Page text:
Adjustable Jig Eases PCB Stencil Alignment Process

PCB stencils make application of solder paste a snap, but there’s a long, fussy way to go before the paste goes on. You’ve got to come up with some way to accurately align the stencil over the board, which more often than not involves a jury-rigged setup using tape and old PCBs, along with a fair amount of finesse and a dollop of luck.

Luckily, [Valera Perinski] has come up with a better way to deal with stencils. The Stencil Printer is a flexible, adjustable alignment jig that reduces the amount of tedious adjustment needed to get things just so. The jig is built mostly from aluminum extrusions and 3D-printed parts, along with a bunch of off-the-shelf hardware. The mechanism has a hinged frame that holds the stencil in a fixed position above a platen, upon which rests the target PCB. The board is held in place by clamps that ride on threaded rods; with the stencil flipped down over the board, the user can finely adjust the relative positions of the board and the stencil, resulting in perfect alignment. The video below is mainly a construction montage, but if you skip to about the 29:00 mark, you’ll see the jig put through its paces.

Granted, such a tool is a lot more work than tape and spare PCBs, but if you do a lot of SMD work, it may be worth the effort. It’s certainly less effort than a solder-paste dispensing robot.

8 thoughts on “Adjustable Jig Eases PCB Stencil Alignment Process

  1. You can buy jigs on aliexpress (for not much) for screen printing, which have the appropriate clamps and screws to do this with framed solder stencil screens. I’ll never order unframed stencils again – far too fiddly.

    This project looks fun, and I would have used it in the past, but not now.

    1. I really don’t get the issue. With unframed stencils I frame up the board on all sides to have paste applied with scrap circuit boards of the same thickness, secure them with tape, align the stencil once, tape down one edge securely, and then apply paste, flip up stencil, remove board, put a new board down, apply paste, etc. Never had a problem, not down to 0.5 mm pitch pads, and you can paste bunches of boards really quickly this way.

      That being said it’d be an issue if the board wasn’t square, or at least easy to frame out, but those cases are rare for me, at least.

  2. I like to order stencil which have the same size as the PCB – if it’s single sided. And one side double the length if the PCB is double sided.

    This has for manual printing the following advantage
    – 3 sides can be used to align the PCB and stencil, then I press them together with a vice – keep some space for it in the design of possible.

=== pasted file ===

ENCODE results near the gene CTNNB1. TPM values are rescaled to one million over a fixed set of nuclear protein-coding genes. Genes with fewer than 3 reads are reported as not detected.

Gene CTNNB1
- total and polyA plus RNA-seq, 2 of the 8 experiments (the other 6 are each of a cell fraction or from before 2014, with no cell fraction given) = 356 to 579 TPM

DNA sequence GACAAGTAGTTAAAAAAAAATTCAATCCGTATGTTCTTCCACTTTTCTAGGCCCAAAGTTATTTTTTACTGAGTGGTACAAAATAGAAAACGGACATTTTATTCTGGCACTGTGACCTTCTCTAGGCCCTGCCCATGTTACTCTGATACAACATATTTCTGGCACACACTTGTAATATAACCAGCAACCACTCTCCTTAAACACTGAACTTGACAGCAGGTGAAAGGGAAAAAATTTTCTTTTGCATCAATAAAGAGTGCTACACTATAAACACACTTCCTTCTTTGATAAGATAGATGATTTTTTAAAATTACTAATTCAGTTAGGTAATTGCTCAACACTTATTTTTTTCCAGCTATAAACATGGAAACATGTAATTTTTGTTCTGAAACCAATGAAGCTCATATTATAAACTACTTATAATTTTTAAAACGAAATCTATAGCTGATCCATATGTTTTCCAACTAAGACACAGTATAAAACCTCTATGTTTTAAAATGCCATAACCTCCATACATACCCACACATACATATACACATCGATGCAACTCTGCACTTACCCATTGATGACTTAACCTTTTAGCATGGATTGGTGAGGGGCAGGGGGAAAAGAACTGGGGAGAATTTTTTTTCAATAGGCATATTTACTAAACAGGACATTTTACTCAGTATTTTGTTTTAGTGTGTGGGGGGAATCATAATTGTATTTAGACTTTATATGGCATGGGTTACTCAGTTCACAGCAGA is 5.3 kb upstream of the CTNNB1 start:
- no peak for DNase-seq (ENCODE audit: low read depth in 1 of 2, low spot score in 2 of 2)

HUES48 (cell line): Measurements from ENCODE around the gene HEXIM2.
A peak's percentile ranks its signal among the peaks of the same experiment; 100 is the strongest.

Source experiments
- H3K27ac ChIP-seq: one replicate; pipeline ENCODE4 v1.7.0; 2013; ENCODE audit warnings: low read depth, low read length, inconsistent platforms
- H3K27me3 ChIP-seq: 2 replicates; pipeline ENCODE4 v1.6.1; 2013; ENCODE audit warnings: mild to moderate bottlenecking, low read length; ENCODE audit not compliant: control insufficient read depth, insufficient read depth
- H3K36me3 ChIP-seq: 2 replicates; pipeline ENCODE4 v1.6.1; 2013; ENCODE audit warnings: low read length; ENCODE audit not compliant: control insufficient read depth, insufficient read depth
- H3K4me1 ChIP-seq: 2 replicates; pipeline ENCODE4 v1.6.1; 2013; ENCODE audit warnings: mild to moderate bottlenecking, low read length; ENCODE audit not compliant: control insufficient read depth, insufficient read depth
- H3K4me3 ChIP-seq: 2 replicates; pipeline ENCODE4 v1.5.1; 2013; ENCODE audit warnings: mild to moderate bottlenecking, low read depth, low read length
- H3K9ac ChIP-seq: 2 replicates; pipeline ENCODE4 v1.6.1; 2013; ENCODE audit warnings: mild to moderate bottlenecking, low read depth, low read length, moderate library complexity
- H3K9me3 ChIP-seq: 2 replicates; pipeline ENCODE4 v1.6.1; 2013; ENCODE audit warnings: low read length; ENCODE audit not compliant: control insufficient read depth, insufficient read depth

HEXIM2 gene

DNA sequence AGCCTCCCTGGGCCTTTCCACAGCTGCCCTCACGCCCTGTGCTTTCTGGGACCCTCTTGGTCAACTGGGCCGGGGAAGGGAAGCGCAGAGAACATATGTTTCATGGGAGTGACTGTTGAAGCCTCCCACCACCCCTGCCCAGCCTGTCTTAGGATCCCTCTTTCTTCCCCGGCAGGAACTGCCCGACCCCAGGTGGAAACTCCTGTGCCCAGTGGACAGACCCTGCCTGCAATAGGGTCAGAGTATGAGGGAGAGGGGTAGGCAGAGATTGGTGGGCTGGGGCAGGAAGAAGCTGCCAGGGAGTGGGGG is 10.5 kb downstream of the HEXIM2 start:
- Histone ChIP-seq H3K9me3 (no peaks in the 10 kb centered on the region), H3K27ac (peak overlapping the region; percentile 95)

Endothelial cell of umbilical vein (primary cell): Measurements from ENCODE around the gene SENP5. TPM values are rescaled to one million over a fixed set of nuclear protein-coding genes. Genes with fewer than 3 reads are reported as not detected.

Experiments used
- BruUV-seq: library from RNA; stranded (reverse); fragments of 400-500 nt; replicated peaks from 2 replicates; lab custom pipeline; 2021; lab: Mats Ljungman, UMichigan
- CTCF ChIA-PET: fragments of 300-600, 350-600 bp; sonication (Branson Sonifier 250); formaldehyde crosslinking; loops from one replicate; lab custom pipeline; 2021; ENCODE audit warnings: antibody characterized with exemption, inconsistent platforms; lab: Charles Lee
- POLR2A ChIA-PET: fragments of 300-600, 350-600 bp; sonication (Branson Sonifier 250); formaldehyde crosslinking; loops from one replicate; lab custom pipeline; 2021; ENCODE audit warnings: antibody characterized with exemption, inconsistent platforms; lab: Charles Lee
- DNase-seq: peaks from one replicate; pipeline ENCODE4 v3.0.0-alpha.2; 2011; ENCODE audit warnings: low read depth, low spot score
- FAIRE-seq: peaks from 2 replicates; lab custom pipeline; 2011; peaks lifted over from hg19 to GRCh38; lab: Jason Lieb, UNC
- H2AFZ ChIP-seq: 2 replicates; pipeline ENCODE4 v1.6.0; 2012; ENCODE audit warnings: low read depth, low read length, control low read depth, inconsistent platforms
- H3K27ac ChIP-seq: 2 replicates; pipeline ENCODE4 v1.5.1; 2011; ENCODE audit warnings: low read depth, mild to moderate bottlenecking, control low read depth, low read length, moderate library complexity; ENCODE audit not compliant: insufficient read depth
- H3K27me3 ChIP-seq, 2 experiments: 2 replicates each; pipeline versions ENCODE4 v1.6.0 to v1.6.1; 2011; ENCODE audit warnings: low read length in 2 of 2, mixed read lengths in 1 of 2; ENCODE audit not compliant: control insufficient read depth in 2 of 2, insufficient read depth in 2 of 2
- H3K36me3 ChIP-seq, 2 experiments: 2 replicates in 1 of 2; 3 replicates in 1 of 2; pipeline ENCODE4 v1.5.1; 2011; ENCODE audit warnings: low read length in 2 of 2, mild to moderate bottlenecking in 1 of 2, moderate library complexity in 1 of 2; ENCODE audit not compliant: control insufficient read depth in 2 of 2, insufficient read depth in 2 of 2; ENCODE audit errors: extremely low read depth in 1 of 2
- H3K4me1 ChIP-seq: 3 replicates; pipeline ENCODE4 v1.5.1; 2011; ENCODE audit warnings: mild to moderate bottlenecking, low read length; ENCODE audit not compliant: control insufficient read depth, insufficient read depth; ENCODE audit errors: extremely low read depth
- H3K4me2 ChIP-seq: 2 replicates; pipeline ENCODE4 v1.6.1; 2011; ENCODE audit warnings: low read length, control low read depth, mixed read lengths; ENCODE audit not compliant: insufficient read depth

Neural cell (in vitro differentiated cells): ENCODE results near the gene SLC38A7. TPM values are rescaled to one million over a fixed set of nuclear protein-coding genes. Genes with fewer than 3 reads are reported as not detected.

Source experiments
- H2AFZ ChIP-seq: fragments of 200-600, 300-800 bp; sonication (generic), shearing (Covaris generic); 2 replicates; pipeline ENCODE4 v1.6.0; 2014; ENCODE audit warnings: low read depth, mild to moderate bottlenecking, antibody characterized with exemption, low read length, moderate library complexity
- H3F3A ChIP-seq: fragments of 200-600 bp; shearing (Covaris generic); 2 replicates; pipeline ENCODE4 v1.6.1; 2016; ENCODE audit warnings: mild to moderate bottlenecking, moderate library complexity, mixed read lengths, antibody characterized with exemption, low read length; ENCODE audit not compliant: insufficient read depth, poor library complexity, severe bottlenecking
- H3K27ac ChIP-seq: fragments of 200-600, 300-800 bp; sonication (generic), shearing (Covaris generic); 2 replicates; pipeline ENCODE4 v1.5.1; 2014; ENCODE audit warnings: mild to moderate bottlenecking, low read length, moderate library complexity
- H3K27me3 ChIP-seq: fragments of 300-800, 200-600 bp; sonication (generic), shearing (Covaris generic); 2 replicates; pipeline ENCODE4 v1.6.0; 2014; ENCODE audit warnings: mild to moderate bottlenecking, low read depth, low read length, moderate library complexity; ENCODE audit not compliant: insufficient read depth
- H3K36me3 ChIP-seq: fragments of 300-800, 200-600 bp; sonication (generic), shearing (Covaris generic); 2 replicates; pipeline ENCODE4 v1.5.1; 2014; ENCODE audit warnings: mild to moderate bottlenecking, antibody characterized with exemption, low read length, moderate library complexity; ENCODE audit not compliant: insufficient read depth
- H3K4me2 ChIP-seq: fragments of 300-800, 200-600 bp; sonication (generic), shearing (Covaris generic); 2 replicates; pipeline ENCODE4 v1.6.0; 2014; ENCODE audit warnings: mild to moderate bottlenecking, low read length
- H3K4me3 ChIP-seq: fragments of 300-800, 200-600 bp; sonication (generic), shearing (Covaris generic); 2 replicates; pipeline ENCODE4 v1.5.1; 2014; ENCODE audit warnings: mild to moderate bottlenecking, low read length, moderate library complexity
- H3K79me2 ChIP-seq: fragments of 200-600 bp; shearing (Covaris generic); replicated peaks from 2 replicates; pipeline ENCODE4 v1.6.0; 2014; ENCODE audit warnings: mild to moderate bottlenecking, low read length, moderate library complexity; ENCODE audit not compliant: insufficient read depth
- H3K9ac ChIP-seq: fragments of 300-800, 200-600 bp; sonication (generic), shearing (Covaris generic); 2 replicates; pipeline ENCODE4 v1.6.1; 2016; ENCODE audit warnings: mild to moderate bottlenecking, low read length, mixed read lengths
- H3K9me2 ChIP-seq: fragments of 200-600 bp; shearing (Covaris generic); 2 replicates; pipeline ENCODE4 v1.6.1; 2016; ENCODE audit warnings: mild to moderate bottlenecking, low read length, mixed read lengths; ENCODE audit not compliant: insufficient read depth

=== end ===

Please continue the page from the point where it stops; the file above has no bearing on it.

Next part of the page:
– stencil of the original size or even worse have at least at jlcpcb a far more expensive shipping costs. Small stencil of the size of the PCB are far cheaper.

  3. I’ve seen several people on youtube using an old credit card to apply the paste, and getting poor results.

    I recommend using a stainless steel putty knife instead. Get yourself a cheap set with different widths.

    Also, the angle should be around 30-45 degrees, and the paste should be applied in a single sweep, leaving a mostly clean stencil behind. If there are thick remnants of paste on the stencil, most likely the paste is old and dry. I suspect that some cheap Chinese sellers online are selling expired paste as new.

    If the paste is runny, try applying it cold. Make sure it’s mixed well.

    If you go over the board more than once, the repeated pressure and small up and down motion will tend to squish the paste between board and stencil. Also, if there’s any sideways motion, it will smear the paste.

    In my experience, the trickiest parts are fine pitch connectors, followed by QFP parts. Generally you get better results if you don’t copy the paste layer from the copper pads, but if you make the paste apertures slightly smaller. Aim for 80% paste coverage, or use recommendations from data sheet. You also want to reduce paste on big pads underneath components, such as QFN. Aim for less than 50% coverage on those, otherwise the layer gets too thick and the part will start to float during reflow.

  4. This is exactly how the alignment system on a vintage DEK 265 Screen Printer worked back in 1995. Two X servos and one Y servo gave you X. Y, and theta adjustments automatically with the fiducial camera system. Nice to see it implemented in a manual setup for DIY, although there are several manual screen printers on the market that work the same way. Check out the Manncorp RT2100

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